Sarah Noonan, Intern
Yesterday David L. Bosco blogged for us about Obama’s speech in front of the UN General Assembly. Below is an excerpt from his new book, Five To Rule Them All: The UN Security Council and the Making of The Modern World, which tells the inside story of this remarkable diplomatic creation, illuminating the role of the Security Council in the postwar world, and making a compelling case for its enduring importance. In the excerpt below we are introduced to the Security Council.
The Security Council is like no other body in history. Its five permanent members-China, France, Russia, the United Kingdom, and the United States-account for nearly 30 percent of the world’s population and more than 40 percent of global economic output. In military affairs, their dominance is even more overwhelming. They control more than 26,000 nuclear warheads, 99% of all those in existence. They have a combined 5.5 million men and women in arms. When the Council is united, its members can wage war, impose blockades, unseat governments, and levy sanctions, all in the name of the international community. There are almost no limits to the body’s authority.
The council usually meets in the UN headquarters complex on New York’s East River, but it has greater power and authority than the rest of the sprawling organization. The council is a creature of great-power politics, not international bureaucracy. It is built on the assumption that five of the strongest nations have the right and duty to safeguard the globe. Most of the UN structure insists that member states are equal; the council, by contrast, grants the most powerful countries special rights and responsibilities.
The idea that the great powers should chaperone the world is not new. Coalitions of powerful nations-including the Congress of Vienna and the Holy Alliance in the eighteenth and nineteenth centuries-have tried before. The Geneva-based League of Nations, inaugurated in 1920, was the world’s answer to the horror of the First World War. It constituted the first fully developed world political organization, and it had a council of major powers charged with preserving the peace. The league and its council died prematurely when they failed to prevent an even more devastating war, but the idea of a world organization endured.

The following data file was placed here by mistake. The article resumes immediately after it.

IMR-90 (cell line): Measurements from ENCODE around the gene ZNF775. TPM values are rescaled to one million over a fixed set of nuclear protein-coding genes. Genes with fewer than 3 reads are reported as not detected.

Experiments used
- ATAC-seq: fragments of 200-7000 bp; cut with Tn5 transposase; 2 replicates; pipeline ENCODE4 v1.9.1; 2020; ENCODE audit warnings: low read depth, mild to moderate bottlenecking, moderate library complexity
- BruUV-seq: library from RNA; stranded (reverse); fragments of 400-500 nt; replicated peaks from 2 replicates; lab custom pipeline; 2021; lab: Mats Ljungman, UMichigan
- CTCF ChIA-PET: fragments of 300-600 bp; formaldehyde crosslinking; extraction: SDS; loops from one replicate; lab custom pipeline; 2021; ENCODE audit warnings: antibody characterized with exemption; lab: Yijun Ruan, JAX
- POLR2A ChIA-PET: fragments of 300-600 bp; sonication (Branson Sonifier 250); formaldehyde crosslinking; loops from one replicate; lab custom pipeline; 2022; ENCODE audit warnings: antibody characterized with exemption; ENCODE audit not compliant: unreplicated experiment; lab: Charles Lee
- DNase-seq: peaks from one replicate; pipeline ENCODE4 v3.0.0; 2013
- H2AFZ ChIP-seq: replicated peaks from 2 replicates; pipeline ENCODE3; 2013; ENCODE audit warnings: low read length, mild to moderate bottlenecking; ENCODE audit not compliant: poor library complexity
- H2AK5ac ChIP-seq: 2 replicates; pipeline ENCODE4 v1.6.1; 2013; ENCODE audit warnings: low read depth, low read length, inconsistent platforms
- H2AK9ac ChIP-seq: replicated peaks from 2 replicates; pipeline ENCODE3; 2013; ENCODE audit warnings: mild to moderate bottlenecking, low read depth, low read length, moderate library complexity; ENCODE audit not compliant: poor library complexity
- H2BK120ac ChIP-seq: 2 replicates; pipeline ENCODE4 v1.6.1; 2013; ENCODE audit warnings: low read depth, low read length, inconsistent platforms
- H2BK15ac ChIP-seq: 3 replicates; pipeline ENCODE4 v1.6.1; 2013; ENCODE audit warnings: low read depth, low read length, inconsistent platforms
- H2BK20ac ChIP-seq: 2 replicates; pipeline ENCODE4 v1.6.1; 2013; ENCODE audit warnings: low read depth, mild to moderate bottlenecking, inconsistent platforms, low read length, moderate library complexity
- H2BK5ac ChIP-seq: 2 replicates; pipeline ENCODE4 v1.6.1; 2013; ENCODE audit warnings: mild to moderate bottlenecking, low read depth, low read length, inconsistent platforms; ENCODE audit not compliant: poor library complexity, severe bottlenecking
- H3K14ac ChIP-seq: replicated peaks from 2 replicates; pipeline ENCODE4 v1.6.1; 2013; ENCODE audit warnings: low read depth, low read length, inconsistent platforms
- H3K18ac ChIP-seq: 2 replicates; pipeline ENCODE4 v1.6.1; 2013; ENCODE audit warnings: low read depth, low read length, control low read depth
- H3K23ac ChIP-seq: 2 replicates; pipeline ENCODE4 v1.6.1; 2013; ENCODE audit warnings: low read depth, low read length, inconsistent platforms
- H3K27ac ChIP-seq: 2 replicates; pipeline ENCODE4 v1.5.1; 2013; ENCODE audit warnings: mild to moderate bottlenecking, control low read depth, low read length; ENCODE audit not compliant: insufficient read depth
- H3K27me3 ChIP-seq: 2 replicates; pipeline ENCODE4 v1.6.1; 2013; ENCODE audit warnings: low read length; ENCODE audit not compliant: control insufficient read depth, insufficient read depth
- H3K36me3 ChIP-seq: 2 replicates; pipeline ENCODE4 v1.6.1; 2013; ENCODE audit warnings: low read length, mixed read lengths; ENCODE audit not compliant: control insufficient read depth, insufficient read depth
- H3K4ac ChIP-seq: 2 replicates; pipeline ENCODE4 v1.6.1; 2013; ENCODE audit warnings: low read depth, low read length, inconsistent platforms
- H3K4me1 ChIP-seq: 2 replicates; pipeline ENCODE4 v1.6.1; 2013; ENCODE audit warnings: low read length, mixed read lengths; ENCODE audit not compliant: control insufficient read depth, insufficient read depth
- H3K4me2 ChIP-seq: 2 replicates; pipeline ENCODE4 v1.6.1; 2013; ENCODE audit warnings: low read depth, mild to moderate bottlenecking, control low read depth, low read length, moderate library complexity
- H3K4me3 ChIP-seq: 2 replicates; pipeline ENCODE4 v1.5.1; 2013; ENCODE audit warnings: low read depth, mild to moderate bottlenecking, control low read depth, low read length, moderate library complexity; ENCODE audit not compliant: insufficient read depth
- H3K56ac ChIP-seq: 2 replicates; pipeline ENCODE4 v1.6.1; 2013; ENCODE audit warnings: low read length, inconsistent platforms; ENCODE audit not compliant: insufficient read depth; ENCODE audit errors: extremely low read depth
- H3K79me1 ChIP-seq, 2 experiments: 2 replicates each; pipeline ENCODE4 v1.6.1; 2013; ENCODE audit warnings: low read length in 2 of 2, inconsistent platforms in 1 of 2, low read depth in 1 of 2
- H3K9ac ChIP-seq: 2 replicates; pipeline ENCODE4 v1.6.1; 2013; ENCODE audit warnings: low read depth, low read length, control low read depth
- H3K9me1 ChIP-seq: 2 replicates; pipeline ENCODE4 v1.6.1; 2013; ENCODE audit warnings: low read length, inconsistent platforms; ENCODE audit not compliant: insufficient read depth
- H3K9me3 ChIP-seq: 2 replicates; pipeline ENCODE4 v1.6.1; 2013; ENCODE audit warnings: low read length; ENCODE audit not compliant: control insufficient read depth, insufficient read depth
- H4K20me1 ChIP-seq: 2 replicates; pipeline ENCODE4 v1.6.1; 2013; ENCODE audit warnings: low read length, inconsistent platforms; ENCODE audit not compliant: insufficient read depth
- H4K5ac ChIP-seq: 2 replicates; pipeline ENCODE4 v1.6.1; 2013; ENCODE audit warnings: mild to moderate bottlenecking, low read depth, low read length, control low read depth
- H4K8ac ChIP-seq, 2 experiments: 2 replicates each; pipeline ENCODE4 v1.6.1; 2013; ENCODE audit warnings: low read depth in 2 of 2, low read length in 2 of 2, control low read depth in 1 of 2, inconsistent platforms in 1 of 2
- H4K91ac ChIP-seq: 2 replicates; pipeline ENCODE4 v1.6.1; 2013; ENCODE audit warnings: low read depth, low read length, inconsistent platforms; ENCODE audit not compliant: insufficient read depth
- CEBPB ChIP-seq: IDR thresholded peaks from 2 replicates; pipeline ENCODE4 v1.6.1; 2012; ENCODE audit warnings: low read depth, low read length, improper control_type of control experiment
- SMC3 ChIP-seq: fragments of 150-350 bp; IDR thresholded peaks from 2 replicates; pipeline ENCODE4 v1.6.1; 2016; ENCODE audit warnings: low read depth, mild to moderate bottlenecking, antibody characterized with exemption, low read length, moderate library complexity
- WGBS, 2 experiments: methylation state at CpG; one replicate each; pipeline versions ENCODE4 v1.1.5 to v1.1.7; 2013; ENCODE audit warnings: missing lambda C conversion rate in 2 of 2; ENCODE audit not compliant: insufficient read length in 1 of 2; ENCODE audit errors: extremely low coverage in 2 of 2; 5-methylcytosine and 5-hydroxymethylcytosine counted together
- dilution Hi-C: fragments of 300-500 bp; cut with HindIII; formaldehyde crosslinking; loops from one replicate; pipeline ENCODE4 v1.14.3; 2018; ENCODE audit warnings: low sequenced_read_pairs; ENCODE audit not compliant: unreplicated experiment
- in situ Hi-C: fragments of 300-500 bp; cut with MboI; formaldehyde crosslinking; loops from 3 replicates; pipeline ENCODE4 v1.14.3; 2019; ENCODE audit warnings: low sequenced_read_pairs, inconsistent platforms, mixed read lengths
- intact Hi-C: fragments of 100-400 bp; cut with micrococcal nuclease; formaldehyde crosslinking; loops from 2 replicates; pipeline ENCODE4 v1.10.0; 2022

During its almost seven decades of operation, the UN Security Council has launched a broad range of diplomatic, legal, and even military initiatives to provide order. Since the late-1980s, its activities have increased dramatically. The council has blessed armed interventions in places like Bosnia, Somalia, Haiti, and Kuwait. It has imposed sanctions on the regimes in Serbia, Libya, and Sudan; launched war crimes courts to try sitting heads of state; and targeted terrorist finances. During the Cold War, the United States usually felt comfortable exercising its military power without the council’s permission. No longer. Even the George W. Bush administration-with its deep skepticism of the United Nations-worked to get the council’s approval for its policies. For many, the 2003 U.S.-led invasion of Iraq demonstrated the perils of operating without the council’s blessing, and the body has emerged from the imbroglio active and relevant. In 2007, the council authorized peacekeeping missions that involved more than 100,000 troops from dozens of nations. From nuclear proliferation to the global war against terrorism to genocide in Africa, the council is often the cockpit for global politics.
Yet even the council’s vigorous post-Cold War activity has fallen well short of effective global governance. Atrocities and crimes against humanity still plague many parts of the globe. Entire countries have collapsed, and in so doing they have exported refugees, drugs, and radicalism. Since the 1980s, Pakistan, India, and North Korea have tested nuclear weapons while the council watched. These shortcomings have led to frequent and angry charges that it is feckless, impotent, and unprincipled. More than a few commentators have charged that the United Nations and its council are an impediment rather than an aid to world order.
The council’s new activism has stirred hopes that it will assure world order, stop atrocities, and counter global threats like terrorism and weapons proliferation. Yet it exists in a world of realpolitik. Its members are, above all, powerful states with their own diverging interests. Time and again, the council’s performance has dashed hopes that its members would somehow rise above their narrow interests and work together to establish a more peaceful and just world.